These existing values would be degraded to facilitate sprawl in the backcountry—large homes on large lots, a long way from existing infrastructure and services, resulting in disproportionate costs to the public. This kind of sprawl puts emergency responders (e.g., fire fighters) at greater risk and contributes disproportionately to degradation of the environmental values we all cherish.
 
So, please tell the Forest Service that it is not reasonable to pave sensitive habitat on public lands for access to this new subdivision. Submit comments here. Please also call the Eagle County Commissioners at 970-328-8605 and urge them to actively oppose the Forest Service’s proposal to pave this road, and to stay strong in opposition should the project come before them again in the future.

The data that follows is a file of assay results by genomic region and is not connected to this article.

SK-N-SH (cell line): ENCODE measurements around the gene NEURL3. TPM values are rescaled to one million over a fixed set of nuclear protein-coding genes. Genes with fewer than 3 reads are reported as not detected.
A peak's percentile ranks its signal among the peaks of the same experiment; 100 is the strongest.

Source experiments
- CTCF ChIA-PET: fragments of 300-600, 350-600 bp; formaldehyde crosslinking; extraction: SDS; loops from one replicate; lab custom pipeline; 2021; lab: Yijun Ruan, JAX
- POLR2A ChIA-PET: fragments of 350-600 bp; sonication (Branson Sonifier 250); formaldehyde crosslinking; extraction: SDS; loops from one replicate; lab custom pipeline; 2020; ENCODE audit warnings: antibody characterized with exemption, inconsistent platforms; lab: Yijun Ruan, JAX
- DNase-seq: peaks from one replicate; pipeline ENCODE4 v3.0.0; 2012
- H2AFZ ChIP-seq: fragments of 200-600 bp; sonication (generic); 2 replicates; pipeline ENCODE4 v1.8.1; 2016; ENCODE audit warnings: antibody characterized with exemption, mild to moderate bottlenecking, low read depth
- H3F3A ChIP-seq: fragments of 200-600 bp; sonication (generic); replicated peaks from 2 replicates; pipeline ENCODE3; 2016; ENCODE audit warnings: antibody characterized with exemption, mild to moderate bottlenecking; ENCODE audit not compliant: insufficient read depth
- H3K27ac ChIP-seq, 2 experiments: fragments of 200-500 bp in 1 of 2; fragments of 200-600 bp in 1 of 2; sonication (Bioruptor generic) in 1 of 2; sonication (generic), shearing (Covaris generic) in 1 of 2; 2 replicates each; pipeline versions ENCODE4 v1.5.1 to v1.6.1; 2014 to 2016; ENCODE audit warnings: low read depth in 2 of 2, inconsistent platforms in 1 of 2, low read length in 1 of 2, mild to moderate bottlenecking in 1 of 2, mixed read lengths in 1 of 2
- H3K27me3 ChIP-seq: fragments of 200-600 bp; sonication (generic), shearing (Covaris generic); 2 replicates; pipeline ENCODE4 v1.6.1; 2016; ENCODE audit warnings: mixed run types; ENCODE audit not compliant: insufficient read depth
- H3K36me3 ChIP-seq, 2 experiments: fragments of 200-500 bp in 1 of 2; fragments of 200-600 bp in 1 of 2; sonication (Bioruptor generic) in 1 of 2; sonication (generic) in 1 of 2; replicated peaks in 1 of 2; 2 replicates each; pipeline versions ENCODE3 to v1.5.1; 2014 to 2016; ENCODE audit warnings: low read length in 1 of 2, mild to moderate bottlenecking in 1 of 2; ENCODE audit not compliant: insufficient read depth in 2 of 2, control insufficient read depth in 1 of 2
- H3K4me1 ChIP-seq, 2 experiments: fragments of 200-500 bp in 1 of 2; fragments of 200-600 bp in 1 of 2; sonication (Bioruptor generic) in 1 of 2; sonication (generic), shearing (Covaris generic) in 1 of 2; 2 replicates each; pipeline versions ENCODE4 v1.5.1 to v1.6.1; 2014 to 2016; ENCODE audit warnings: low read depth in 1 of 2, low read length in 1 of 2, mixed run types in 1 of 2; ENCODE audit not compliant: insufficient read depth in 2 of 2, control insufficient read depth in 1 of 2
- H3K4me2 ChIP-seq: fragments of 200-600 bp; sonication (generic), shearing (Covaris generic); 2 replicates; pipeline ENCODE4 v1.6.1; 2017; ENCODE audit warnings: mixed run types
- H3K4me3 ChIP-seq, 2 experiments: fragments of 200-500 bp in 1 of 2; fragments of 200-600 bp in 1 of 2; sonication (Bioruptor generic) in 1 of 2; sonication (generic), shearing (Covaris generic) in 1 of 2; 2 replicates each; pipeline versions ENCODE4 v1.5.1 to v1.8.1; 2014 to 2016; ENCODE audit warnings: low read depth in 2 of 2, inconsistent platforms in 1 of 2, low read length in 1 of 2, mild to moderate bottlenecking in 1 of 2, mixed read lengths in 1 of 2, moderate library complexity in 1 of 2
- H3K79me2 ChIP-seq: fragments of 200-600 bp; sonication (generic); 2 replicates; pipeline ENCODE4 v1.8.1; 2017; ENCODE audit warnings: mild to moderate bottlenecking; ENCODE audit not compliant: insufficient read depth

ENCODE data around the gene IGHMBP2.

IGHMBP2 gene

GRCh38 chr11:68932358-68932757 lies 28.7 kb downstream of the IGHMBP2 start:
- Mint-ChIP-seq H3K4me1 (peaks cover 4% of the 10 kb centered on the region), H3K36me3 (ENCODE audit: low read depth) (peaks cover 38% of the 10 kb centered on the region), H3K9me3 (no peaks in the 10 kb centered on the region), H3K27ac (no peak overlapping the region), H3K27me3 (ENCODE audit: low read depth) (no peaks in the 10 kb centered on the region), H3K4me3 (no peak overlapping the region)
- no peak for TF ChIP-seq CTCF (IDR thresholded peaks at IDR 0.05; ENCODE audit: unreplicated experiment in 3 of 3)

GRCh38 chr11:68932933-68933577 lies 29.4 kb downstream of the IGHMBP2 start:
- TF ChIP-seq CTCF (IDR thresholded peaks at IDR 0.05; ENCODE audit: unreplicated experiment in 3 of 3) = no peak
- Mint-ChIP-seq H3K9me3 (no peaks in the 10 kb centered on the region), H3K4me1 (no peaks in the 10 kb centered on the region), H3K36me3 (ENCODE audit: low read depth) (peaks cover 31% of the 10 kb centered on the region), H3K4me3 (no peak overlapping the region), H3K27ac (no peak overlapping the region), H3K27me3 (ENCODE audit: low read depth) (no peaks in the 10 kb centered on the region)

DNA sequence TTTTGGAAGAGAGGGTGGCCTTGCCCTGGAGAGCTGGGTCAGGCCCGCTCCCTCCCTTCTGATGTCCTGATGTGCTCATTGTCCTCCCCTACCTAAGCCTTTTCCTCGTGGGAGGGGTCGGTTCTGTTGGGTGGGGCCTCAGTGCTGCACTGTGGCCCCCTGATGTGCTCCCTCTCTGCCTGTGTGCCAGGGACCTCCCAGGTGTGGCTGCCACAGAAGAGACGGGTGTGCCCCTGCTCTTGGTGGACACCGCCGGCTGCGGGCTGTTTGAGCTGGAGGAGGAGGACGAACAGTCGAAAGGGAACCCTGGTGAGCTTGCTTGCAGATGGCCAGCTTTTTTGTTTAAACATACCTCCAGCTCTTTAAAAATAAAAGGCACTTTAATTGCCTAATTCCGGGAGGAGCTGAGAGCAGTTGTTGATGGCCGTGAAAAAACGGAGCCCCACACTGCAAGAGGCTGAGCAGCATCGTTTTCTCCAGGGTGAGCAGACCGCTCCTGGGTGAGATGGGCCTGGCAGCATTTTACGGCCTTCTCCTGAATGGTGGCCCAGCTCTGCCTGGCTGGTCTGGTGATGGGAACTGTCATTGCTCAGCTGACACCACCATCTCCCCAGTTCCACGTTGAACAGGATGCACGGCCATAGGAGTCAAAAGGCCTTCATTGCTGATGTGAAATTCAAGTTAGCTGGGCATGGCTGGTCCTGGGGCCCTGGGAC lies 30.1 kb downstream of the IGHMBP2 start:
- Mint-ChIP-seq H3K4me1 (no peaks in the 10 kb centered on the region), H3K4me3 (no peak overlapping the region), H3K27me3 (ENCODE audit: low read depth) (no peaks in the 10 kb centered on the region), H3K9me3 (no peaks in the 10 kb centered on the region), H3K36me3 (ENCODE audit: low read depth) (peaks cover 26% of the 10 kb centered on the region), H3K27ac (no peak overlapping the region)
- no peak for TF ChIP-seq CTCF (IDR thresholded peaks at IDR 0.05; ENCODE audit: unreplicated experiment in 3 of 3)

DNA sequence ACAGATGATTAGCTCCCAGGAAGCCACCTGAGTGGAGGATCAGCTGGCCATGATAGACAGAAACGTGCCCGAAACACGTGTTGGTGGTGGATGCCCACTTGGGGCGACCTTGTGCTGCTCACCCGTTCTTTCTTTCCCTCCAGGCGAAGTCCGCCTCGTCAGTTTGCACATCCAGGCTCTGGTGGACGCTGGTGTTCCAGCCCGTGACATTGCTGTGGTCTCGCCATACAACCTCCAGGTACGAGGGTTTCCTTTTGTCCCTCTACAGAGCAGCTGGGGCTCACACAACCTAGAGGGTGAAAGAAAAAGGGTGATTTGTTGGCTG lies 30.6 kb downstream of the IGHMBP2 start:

Peter HartABOUT PETER HART: Peter credits formative adventures in the Eagles Nest Wilderness and other wild public lands around his childhood home in Vail for sending him on a trajectory to become a public land law attorney. Peter now works as the Staff Attorney for Wilderness Workshop (WW) in Carbondale, primarily watchdogging proposals that land managers are considering on the White River National Forest and other nearby public land. For more than a decade Peter has been the lead in WW’s work to protect the Thompson Divide, but his docket also includes reviewing proposed actions like oil and gas lease sales, agency rule changes, timber projects, and recreational developments impacting public lands. He files technical comments on Environmental Impact Statements and works with outside counsel on legal actions. After graduating from high school at Vail Mountain School, Peter earned a degree in American History and Environmental Policy from Carleton College, and then a law degree and master’s of environmental law from the University of Denver. He clerked for the water rights division of the Colorado Attorney General’s Office, worked on endangered species claims at the University of Denver Environmental Law Clinic, and worked on toxic tort litigation at a Denver law firm. He enjoys riding his bike and spending time with his family, including raising two young boys with an appreciation for the great outdoors.